Retirement Estate Planning Preview

FEBRUARY 13, 2014

What exactly is retirement estate planning? Tonight will be filled with inquisitive action items to get your mind thinking about a difficult subject most people do not want to think about or believe that they can put off until they retire.

Estate planning involves deciding how you want your assets distributed after you die or become unable to make your own financial decisions. It is important to have a basic estate plan in place regardless of your net worth. The benefits include getting to name the people to whom you wish to give your assets; you can arrange it so that taxes siphon as little as possible from your estate; and you have the satisfaction of knowing that your financial affairs are in order so you won’t bequeath a costly administrative nightmare to your loved ones.

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Key Factors to Consider in Managing your Retirement and Estate

When retirement was far off in the future for you your investment strategy probably comprised of investing most of your money in stocks and mutual funds. You were in it for the long run and could ride the waves of the stock market highs and lows. As you reach retirement age the asset allocation rules change. An all stock portfolio may no longer make sense. A low-risk, all-bond portfolio might make sense for one person while assets spread out evenly across the three primary investment markets: stocks, bonds and cash maybe right for another. Each person and their circumstances are unique.

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The Consequences of Failing to Fund a Bypass Trust

There is a widespread misunderstanding that if you and your spouse had set up a living trust, nothing needs to be done when the first spouse passes away except remove the deceased spouse’s name from bank accounts and real estate deeds.  If you were under this impression, you may be leaving a big headache for your heirs and subjecting half of your estate to 35 or 55 percent inheritance tax, unnecessarily.

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Why do I need a HIPAA and CMIA authorization?

When the principal has an existing advance health care directive (AHCD) or power of attorney for health care (PAHC), the Authorization for Use and Disclosure of Protected Health Information (“HIPAA-CMIA”) document may be used as a stand-alone document to grant the agent rights over the health information and medical records of the principal, instead of executing a new AHCD or PAHC solely for that purpose.

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Why a Basic Will is not Enough

There are a variety of tools from which you can construct your estate plan, including wills, life insurance, and trusts. It is important to discuss these tools with your tax and legal advisors.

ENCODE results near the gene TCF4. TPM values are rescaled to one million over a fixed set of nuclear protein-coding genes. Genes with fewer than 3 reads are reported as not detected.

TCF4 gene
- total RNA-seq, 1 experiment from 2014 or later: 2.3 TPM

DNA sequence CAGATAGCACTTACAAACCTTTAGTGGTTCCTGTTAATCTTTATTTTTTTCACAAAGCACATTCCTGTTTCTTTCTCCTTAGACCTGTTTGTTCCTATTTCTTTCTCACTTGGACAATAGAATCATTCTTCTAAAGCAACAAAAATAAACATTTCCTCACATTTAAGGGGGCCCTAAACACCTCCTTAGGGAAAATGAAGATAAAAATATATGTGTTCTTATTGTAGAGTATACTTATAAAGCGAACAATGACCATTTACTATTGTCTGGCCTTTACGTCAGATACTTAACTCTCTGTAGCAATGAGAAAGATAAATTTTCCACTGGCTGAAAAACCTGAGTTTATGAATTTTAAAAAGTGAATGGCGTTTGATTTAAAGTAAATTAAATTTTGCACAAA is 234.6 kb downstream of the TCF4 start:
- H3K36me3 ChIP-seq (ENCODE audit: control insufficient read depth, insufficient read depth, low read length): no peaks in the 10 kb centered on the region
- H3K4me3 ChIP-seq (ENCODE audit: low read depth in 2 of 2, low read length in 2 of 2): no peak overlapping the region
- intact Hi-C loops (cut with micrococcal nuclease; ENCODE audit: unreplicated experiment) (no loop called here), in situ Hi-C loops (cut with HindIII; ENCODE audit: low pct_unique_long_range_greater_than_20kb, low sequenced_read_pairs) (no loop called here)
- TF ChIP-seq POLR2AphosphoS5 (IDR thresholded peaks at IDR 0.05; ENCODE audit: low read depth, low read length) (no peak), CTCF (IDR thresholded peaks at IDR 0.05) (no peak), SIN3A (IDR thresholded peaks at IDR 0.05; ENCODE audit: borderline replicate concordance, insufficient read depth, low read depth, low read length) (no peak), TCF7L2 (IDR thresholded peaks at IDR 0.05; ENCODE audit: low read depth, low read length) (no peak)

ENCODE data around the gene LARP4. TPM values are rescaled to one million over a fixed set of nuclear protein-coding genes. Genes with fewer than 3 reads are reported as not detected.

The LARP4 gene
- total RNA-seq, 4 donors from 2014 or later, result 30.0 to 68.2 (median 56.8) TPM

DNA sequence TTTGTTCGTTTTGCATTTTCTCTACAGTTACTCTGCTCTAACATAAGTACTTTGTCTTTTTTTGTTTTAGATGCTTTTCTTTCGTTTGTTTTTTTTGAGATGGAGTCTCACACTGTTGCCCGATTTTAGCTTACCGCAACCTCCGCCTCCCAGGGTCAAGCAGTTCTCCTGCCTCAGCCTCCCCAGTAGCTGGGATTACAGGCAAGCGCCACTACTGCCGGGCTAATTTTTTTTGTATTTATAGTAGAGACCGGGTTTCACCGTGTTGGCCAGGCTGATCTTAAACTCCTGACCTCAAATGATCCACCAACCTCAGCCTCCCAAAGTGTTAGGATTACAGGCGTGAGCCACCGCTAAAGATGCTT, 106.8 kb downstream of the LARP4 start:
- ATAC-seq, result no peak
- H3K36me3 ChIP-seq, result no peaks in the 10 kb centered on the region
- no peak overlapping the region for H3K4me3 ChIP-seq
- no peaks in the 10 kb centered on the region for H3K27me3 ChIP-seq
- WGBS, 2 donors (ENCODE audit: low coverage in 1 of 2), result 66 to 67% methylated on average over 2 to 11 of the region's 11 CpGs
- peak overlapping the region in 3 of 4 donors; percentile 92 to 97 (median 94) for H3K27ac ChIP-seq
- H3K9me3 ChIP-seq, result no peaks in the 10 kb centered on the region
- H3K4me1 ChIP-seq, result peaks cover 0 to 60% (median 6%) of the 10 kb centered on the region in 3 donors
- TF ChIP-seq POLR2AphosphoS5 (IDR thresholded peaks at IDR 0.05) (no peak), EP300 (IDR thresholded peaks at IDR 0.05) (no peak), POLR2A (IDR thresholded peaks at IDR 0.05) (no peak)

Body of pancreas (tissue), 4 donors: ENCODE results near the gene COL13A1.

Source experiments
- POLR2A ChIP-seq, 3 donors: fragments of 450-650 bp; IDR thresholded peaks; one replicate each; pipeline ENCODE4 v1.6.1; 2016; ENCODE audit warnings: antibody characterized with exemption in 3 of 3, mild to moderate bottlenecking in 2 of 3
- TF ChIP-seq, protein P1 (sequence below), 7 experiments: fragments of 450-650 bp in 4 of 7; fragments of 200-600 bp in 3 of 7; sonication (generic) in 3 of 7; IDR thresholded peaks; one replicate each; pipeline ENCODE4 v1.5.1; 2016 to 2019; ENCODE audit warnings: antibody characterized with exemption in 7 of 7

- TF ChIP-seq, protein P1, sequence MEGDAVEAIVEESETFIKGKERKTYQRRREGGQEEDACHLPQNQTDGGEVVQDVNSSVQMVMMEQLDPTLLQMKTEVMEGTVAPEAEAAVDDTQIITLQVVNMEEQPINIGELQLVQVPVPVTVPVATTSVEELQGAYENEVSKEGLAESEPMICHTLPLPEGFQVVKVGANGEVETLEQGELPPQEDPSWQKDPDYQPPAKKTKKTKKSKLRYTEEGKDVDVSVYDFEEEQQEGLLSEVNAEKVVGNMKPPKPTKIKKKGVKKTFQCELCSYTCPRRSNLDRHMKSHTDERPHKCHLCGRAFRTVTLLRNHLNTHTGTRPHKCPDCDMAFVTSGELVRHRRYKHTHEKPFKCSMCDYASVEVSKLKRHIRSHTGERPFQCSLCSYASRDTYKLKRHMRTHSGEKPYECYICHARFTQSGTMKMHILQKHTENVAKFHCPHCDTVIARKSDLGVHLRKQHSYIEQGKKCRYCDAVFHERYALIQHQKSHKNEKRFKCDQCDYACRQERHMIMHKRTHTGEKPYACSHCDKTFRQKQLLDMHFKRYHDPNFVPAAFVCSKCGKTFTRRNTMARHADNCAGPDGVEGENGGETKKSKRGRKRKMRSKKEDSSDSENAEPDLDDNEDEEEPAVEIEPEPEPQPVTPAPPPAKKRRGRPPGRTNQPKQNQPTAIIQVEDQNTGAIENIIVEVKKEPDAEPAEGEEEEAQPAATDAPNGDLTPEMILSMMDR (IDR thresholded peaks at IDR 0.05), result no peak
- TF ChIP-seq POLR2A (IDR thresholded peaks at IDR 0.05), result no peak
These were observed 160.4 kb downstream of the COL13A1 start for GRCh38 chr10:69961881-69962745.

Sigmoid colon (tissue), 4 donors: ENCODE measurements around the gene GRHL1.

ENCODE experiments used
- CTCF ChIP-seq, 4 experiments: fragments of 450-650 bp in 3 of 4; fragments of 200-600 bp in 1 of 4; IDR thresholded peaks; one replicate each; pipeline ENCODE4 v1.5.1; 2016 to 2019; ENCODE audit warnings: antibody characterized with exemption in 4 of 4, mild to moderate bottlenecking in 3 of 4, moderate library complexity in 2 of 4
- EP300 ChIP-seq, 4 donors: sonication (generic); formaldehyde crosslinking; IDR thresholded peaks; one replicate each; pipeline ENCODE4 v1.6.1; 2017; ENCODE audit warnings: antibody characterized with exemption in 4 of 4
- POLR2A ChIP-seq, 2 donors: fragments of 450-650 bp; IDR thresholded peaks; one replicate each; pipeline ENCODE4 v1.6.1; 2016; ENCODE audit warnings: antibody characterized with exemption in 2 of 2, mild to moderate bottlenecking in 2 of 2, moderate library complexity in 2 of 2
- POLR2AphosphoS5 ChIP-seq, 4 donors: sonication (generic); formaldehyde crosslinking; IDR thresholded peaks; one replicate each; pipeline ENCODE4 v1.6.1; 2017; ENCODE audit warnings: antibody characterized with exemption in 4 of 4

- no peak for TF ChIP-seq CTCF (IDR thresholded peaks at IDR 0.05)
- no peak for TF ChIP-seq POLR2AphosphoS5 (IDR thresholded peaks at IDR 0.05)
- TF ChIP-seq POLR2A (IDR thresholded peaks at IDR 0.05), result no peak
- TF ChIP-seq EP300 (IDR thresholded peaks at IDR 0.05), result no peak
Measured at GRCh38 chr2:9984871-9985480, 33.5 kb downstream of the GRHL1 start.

Properly executed wills are the foundation of most solid estate plans because they designate how and to whom your property will be distributed after death. If you don’t have a will, you give up your right to distribute your property as you wish. Assets owned jointly or that have beneficiary designations, such as life insurance, annuities, or retirement accounts, are not controlled by your will. However, they are included in your taxable estate.

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Irrevocable Trusts

Generally
There are a number of types of irrevocable trusts that can be used to make gifts to other persons with the assets under the control and management of a trustee.Gifts to an irrevocable trust are sometimes motivated by a desire to minimize federal transfer taxes or to shelter assets from the claims of future creditors and other claimants (including spouses in divorce cases and plaintiffs in civil lawsuits). To be effective for estate-reduction purposes, the trust must be irrevocable, and the trust’s settlor should not be a beneficiary of the trust. It is also best if the settlor is not a trustee, either.

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Naming Life Insurance Beneficiaries: Part 2

THE TEN MOST COMMON MISTAKES
Naming who should get the life insurance money after you die sounds simple, but designating beneficiaries can be complicated.  Mistakes are common and can be expensive.  Now that you have read “Naming Life Insurance Beneficiaries and The Ten Most Common Mistakes, Part 1,” just whom should you name as beneficiary?

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Navigating the Maze of Trust Administration

Trust administration is a necessary process that occurs after the death of either one or both settlors. To protect the successor trustees, there are many things that must be done to ensure proper administration. Fortunately, working with an attorney, your investment advisor and accountant for trust administration is a straightforward process that will give the successor trustees a great peace of mind throughout the administration.

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Third Party Special Needs Trust

A “Special Needs Trust” (SNT) is designed to help a disabled child who currently qualifies (or will probably qualify) for governmental disability benefits, such as Social Security Disability or MediCal, to keep those benefits while providing for any special needs. Many governmental benefits are tied to the financial resources of the receiving individual. Therefore, usual outright or in trust distributions to a child of the settlor or settlors who is receiving governmental benefits will probably disqualify that child from receiving the benefits until the assets from the distribution are almost exhausted. So, a Special Needs Trust allows the settlor or settlors to provide for a disabled child without disqualifying the child from the benefits.

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